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Latinos Climb the Ladder

Good News (buenas noticias) is not always noticed. Amid the swirl of controversy over bilingual education, school dropout rates, and illegal immigration, the considerable achievements of Hispanic-Americans are often overlooked.

Herewith, two items to close this noticias gap:

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* The number of American businesses owned by Hispanics grew 76 percent - from 490,000 to 863,000 between 1987 and 1992 (the most recent Census Bureau statistics). Total receipts from those businesses rose 130 percent - from $33 billion to $76 billion - during that period.

That's just the outdated census figures. Since then, growth has accelerated. The US Hispanic Chamber of Commerce estimates that today there are 1.3 million Hispanic-owned firms earning some $200 billion in annual revenues (163 percent growth).

Writing about this surge of enterprise in a group many Americans view as mired in poverty, welfare dependency, and barrio separatism, Tyce Palmaffy, of the conservartive Heritage Foundation's Policy Review magazine, punctures many stereotypes.

He finds, for instance, widespread willingness to sacrifice, work hard, and take risks to build an enterprise. Latino firms are founded with relatively little dependence on government assistance. Latino business growth outstripped that of Asian-Americans, long noted for business savvy. (But Asian-American firms still earn much larger revenues.)

Mr. Palmaffy concludes that there are "deeply encouraging signs of [Hispanics'] desire to join preceding waves of immigrants in pursuit of the American dream."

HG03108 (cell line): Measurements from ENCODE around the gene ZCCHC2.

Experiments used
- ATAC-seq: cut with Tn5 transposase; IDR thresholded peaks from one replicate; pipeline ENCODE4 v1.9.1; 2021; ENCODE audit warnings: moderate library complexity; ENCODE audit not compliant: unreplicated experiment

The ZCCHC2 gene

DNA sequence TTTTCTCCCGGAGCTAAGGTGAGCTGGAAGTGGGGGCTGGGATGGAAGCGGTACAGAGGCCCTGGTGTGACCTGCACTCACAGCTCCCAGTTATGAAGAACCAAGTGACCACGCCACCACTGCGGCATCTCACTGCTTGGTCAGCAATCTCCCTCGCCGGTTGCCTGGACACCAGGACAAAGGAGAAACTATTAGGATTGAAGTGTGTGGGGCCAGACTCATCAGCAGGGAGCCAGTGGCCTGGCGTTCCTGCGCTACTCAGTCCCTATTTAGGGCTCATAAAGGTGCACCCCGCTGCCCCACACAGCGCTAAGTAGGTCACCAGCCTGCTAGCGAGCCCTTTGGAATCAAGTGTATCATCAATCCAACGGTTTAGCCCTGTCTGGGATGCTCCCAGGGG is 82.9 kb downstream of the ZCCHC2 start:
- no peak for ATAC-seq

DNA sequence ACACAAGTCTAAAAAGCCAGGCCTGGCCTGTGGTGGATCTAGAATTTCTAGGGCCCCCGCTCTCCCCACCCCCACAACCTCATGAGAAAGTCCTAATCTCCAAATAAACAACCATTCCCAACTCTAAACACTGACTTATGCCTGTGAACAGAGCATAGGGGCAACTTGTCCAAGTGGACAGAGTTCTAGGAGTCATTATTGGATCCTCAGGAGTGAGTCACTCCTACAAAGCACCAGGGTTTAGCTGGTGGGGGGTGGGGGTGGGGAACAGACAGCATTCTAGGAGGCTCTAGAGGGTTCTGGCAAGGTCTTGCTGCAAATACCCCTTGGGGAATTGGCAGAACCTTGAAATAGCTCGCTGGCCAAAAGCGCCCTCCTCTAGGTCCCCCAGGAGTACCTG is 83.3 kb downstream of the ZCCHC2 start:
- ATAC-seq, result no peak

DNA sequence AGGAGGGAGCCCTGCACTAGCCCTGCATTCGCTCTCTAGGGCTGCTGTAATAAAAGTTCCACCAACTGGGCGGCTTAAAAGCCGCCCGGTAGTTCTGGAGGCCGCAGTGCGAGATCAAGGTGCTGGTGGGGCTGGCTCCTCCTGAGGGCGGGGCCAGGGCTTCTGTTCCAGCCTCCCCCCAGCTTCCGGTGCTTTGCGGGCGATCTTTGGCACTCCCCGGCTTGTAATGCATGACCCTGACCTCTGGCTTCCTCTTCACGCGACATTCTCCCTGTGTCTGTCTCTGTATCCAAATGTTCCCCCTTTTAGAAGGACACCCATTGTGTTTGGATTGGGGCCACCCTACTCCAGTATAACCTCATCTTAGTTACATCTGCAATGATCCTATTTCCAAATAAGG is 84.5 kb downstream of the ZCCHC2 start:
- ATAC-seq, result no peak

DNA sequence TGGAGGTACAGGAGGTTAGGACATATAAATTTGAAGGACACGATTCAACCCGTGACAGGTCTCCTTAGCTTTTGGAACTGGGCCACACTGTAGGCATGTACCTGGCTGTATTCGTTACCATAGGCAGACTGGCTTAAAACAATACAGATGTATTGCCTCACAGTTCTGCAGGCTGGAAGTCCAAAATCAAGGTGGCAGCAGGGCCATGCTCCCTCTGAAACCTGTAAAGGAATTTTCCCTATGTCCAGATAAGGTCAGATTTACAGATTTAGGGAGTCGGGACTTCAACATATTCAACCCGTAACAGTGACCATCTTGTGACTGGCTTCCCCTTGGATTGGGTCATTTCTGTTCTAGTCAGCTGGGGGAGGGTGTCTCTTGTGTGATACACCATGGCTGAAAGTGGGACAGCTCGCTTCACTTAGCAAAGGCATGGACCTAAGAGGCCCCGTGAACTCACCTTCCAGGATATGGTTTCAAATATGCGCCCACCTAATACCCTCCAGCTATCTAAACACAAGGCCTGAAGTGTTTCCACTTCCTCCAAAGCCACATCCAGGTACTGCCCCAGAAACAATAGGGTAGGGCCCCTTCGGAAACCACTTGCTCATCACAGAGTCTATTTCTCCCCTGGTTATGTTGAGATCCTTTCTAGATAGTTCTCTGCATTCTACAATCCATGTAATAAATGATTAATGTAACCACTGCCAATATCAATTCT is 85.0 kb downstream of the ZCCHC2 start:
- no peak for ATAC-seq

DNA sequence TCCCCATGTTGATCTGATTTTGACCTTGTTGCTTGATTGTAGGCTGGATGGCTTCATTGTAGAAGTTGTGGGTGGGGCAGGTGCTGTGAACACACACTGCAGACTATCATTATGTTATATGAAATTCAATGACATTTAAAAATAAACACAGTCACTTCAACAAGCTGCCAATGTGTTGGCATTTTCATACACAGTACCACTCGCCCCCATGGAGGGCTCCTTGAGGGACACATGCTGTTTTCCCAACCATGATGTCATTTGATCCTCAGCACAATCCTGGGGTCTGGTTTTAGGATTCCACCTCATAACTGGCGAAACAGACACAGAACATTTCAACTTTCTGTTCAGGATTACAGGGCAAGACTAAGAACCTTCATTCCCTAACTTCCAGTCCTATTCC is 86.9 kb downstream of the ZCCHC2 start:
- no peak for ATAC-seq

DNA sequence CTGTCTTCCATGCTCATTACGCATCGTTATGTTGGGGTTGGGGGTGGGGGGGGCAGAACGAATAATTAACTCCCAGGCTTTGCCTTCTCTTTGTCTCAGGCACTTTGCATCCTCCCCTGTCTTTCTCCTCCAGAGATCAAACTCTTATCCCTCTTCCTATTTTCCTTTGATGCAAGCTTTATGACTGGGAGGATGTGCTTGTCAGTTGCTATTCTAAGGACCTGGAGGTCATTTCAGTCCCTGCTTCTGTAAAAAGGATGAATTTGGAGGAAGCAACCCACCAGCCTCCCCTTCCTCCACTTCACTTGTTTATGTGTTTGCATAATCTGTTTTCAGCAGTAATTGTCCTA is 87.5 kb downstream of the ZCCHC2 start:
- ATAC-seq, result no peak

But he cautions against overinterpreting this surge. Only 15% of the firms hired paid workers beyond the owners. Just two made the Forbes list of the 500 largest private companies. But even small firms make an impact. Latino businesses are dramatically revitalizing blighted areas in cities like Los Angeles and Chicago.

* At premier scientific university MIT, professors note that, with little fanfare, Hispanics are compiling a success record. They thus follow the pattern of earlier immigrant groups, mastering difficult subjects with few of the tutorials used to bring ethnic minorities up to speed. Mexican-American Nobelist Mario Molina is one of several role models speeding this trend.

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The Latino business and college success stories are not yet mirrored at the secondary education level, where truancy, dropout rates and poor academic performance must be changed.

In his entrepreneurship study, Palmaffy raises two points that should spur rethinking among lawmakers. (1) Many recent immigrants succeed despite the fact that they are learning English simultaneously with learning business smarts. (2) Political leaders from President Clinton down should be wary of patronizing Hispanics by assuming that they can only succeed through government programs.

As California's recent vote to curtail bilingual programs showed, a majority of Hispanic citizens want to enter the American mainstream. And above all they want their children to learn English and participate fully in American culture and its rewards.

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